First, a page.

Scientists working with marine robots have measured previously hidden patches of water between the Arctic and Atlantic oceans – a project that could dramatically alter our understanding of how the ocean’s food web forms.
Created in the northern part of the Barents Sea, as cooler and fresher water from the Arctic moves south and becomes trapped within the warmer and saltier water from the Atlantic, these eddies – circular movements of water that have broken off from an ocean current – measure roughly 30km across.
Despite their size, the eddies are invisible to satellites and had gone unnoticed until oceanographers from the Scottish Association for Marine Science (SAMS) in Oban picked up some unusual readings during a trial mission of an underwater glider.
The autonomous glider swam through the ocean to depths of 200m collecting data, including heat and salinity, every kilometre, allowing the SAMS team to measure one of these eddies in great detail.
While this particular eddy’s surface temperature was similar to the surrounding water, masking it from satellites, its lower salt content made it stand out against the glider's other readings.
Dr Marie Porter, SAMS oceanographer and lead author of the research report, believes the findings have implications for understanding the distribution of nutrients that fuel the entire Arctic ecosystem.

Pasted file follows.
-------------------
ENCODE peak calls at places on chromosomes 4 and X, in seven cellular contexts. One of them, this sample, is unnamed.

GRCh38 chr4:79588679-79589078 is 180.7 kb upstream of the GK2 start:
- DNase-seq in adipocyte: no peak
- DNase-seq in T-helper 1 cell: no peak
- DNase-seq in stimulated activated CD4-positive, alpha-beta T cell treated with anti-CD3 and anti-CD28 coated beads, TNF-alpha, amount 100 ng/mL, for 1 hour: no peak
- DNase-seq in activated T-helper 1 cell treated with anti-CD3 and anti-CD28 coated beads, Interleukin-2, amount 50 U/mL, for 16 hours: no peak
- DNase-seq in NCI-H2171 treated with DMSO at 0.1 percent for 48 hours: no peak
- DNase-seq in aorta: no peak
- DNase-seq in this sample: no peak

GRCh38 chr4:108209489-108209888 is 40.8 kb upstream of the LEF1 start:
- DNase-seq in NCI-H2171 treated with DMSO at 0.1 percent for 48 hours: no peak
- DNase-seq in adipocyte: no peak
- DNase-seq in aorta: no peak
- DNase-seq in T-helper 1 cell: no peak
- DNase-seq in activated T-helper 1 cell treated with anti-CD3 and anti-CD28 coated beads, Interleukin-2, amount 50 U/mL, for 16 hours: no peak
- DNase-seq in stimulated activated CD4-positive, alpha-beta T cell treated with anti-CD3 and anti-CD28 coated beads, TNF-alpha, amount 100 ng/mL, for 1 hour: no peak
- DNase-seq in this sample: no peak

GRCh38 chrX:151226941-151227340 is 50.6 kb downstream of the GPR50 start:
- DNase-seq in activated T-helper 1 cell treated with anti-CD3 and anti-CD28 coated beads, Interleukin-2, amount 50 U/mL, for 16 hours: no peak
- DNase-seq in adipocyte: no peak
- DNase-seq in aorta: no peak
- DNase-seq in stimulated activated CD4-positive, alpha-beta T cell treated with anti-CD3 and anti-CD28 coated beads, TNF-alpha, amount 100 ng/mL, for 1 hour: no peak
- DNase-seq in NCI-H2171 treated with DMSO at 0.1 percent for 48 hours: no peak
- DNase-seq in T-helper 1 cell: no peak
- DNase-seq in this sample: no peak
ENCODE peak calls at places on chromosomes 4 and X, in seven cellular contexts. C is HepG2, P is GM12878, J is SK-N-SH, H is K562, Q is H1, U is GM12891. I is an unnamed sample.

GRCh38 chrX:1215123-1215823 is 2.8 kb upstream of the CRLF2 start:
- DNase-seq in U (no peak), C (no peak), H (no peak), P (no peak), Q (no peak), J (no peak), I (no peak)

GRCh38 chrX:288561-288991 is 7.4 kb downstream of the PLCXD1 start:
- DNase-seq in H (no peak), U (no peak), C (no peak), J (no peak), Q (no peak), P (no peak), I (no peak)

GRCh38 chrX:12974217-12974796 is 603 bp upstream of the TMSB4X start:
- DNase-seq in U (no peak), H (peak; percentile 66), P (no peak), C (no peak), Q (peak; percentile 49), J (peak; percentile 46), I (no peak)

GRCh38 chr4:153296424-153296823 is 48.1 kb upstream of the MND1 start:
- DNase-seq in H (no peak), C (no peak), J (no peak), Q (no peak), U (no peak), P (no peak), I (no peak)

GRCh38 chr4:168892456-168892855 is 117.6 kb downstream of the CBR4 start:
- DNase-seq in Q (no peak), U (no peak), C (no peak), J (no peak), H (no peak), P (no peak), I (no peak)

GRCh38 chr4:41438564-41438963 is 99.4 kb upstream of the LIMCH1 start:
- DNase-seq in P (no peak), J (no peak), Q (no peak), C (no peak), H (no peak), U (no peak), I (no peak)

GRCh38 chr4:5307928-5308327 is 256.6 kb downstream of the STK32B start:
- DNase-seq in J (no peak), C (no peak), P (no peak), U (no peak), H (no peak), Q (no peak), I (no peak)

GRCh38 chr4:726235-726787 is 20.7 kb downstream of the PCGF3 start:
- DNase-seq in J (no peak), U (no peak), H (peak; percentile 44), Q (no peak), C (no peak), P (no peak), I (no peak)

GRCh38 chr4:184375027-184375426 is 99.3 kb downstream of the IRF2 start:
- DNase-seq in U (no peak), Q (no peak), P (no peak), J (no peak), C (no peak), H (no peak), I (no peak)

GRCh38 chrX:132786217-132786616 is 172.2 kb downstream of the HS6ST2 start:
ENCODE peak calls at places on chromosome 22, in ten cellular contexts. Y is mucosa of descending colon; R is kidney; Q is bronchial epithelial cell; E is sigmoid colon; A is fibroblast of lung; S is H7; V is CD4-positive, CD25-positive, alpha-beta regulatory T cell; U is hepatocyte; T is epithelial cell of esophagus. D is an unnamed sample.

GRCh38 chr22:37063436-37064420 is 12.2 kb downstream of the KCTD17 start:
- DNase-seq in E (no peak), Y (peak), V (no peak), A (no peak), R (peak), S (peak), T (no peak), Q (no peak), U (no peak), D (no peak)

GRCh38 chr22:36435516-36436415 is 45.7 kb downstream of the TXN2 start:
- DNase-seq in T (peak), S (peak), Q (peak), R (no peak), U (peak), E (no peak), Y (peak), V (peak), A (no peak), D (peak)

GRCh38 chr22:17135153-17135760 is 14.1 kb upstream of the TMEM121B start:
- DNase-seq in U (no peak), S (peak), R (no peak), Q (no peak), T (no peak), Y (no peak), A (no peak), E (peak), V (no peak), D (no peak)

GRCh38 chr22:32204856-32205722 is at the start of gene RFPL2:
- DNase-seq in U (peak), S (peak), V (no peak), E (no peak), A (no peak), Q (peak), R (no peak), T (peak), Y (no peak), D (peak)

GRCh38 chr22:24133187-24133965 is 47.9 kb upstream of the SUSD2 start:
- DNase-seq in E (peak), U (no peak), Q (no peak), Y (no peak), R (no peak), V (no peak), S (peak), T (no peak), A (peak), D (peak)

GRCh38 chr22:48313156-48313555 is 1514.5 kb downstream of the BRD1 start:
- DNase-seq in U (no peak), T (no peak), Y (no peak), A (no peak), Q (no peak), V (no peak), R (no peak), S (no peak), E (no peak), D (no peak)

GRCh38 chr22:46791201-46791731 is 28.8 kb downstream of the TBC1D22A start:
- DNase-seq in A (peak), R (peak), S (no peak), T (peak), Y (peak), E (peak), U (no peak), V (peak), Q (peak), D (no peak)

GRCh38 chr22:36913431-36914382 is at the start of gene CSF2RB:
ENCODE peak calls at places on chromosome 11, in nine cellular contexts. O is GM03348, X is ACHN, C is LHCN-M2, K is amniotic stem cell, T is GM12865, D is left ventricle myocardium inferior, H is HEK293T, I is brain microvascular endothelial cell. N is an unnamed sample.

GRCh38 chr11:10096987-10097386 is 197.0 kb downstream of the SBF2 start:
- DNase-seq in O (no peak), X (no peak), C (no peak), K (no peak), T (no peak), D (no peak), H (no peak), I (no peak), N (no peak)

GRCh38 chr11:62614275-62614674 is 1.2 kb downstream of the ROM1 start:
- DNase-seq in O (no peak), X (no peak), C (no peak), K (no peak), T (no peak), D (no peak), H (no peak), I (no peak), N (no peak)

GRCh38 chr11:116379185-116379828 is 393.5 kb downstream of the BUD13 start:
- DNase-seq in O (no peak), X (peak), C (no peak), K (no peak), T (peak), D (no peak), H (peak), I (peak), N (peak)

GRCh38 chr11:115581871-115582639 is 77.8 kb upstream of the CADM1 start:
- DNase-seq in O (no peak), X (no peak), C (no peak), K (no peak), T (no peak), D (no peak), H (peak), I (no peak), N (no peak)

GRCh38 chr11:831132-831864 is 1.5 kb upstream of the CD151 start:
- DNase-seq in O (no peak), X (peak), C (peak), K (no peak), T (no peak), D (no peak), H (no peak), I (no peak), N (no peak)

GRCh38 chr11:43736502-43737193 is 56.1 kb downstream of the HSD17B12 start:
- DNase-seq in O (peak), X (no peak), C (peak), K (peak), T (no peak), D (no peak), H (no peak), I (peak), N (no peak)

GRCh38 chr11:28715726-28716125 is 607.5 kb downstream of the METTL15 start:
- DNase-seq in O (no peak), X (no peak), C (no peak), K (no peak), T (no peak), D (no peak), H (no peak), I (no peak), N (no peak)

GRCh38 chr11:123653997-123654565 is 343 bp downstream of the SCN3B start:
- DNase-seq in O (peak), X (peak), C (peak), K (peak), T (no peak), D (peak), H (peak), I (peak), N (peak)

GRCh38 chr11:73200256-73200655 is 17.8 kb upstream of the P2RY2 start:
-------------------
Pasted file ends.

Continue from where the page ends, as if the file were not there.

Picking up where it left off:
“We get a pretty good idea about what’s happening on the very surface of our ocean through satellites, but eddies like this one have been hidden from view because they have warmed at the surface since leaving the Arctic,” she explains.
“This temperature masking means we have previously underestimated how much water moves within these patches in the Arctic Seas, and it begs the question: how many more of these hidden eddies are occurring in the ocean today?”
The water column of the Barents Sea has a seemingly simple structure where water from the Atlantic dominates in the south but in the north it is overlain by fresher, less dense water from the Arctic.
This Arctic water is largely devoid of the nutrients required to fuel the growth of phytoplankton, which is key to maintaining life in the ocean.
In contrast the Atlantic Water is one of the key pathways of nutrient rich water into the Arctic.
“How these eddies affect this exchange is something we need to investigate if we are to truly understand the ocean ecosystem there,” says Porter.
Arctic oceanographer Professor Finlo Cottier of SAMS, a co-author on the paper, adds: “We have been working with ocean gliders for over a decade and they are the ideal tool for measuring the detailed properties of the ocean. This work gives us precise measurements of important structures in the Arctic that we couldn’t previously obtain.”
The publication ‘A polar surface eddy obscured by thermal stratification’ can be accessed at https://doi.org/10.1029/2019GL086281